Hartford to offer free mental health app to address systemic problems; some residents are skeptical
In response to rising anxiety and depression among residents, the City of Hartford is partnering with the mental health app, Headspace, and West Hartford's wellness nonprofit, Copper Beech Institute, officials announced on Tuesday.
“We’ve seen mental health issues manifesting themselves in so many different ways,” said Luke Bronin, mayor of Hartford. “Personal disputes that escalate to road rage, to absenteeism in our schools and at the workplace, to domestic violence, and community gun violence.”
Hartford residents, students, city employees, and Hartford Public Schools employees will get free access to mindfulness and meditation resources on the Headspace app. Headspace will also partner with the city to help identify available self-care resources and gaps, develop partnerships with local employers and health plans to cultivate a citywide culture of mindfulness and self-care, and measure outcomes through an impact study.
Wizdom Powell, chief purpose officer at Headspace, said the free one-year subscription to the app will include “personalized content recommendations that we’re going to work with city leaders to produce. We’re going to actually map spaces and places around the city where you can congregate to feel more mindful, calm, and protected.”
Copper Beech Institute will provide self-care and mental wellness training for city employees, with a specific focus for employees from the Department of Health and Human Services, Department of Families, Children, Youth and Recreation, and the Hartford Public Library. The nonprofit will also host mindfulness pop-ups at citywide public events.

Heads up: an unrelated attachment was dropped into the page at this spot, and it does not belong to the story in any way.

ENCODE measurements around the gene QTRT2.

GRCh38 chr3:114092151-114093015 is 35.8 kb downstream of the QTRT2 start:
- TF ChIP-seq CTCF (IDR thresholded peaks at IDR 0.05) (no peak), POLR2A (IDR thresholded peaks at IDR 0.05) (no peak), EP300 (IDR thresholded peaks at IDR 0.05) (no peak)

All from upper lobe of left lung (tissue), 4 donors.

The initiative also includes a partnership with the Greater Hartford Arts Council to create public art that reinforces the importance of mental wellness and self-care.
But some residents are skeptical, given the scale of the underlying problems that result in stress.
Cate Vallone, a pilates instructor and Hartford resident, said that to her, mindfulness is a “high-level skill.” “People seek out meditation and mindfulness when they want to thrive and grow,” she said. “Not when they are in survival mode. People in our city are stuck in survival mode — jobs are hard to find, money is hard to find, and mindfulness is not going to solve the problem.”
Another Hartford resident, Molly Lantagne, an art teacher, said it’s good that the city is setting funding aside for mental health. “But I don’t think this is a one solution problem,” she said. “Access to health care won’t be solved with an app and many people in need may not even have access to Wi-Fi or phones.”
Lantagne said people need coping strategies and apps aren’t for everyone. “They need to be used routinely and habitually and I just don’t see the people that may need mental health aid the most having the self discipline and motivation to use an app daily.”